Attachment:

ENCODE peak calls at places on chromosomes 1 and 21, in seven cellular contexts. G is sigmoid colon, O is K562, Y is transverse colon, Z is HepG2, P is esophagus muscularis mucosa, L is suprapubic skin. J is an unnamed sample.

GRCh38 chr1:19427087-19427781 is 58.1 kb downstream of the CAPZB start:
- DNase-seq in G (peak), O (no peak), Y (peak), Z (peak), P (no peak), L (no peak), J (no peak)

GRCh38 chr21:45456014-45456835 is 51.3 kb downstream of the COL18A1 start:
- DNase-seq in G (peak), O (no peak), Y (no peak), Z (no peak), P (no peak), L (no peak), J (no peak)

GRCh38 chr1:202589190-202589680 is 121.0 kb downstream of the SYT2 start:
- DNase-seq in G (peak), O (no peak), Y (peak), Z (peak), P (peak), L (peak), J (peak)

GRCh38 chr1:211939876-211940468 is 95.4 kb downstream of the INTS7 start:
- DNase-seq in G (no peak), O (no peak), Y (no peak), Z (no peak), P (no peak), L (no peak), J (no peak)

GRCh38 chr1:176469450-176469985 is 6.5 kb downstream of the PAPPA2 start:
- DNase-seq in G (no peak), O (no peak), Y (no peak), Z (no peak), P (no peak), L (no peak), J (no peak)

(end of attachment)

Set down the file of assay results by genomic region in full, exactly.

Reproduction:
ENCODE peak calls at places on chromosomes 1 and 21, in seven cellular contexts. G is sigmoid colon, O is K562, Y is transverse colon, Z is HepG2, P is esophagus muscularis mucosa, L is suprapubic skin. J is an unnamed sample.

GRCh38 chr1:19427087-19427781 is 58.1 kb downstream of the CAPZB start:
- DNase-seq in G (peak), O (no peak), Y (peak), Z (peak), P (no peak), L (no peak), J (no peak)

GRCh38 chr21:45456014-45456835 is 51.3 kb downstream of the COL18A1 start:
- DNase-seq in G (peak), O (no peak), Y (no peak), Z (no peak), P (no peak), L (no peak), J (no peak)

GRCh38 chr1:202589190-202589680 is 121.0 kb downstream of the SYT2 start:
- DNase-seq in G (peak), O (no peak), Y (peak), Z (peak), P (peak), L (peak), J (peak)

GRCh38 chr1:211939876-211940468 is 95.4 kb downstream of the INTS7 start:
- DNase-seq in G (no peak), O (no peak), Y (no peak), Z (no peak), P (no peak), L (no peak), J (no peak)

GRCh38 chr1:176469450-176469985 is 6.5 kb downstream of the PAPPA2 start:
- DNase-seq in G (no peak), O (no peak), Y (no peak), Z (no peak), P (no peak), L (no peak), J (no peak)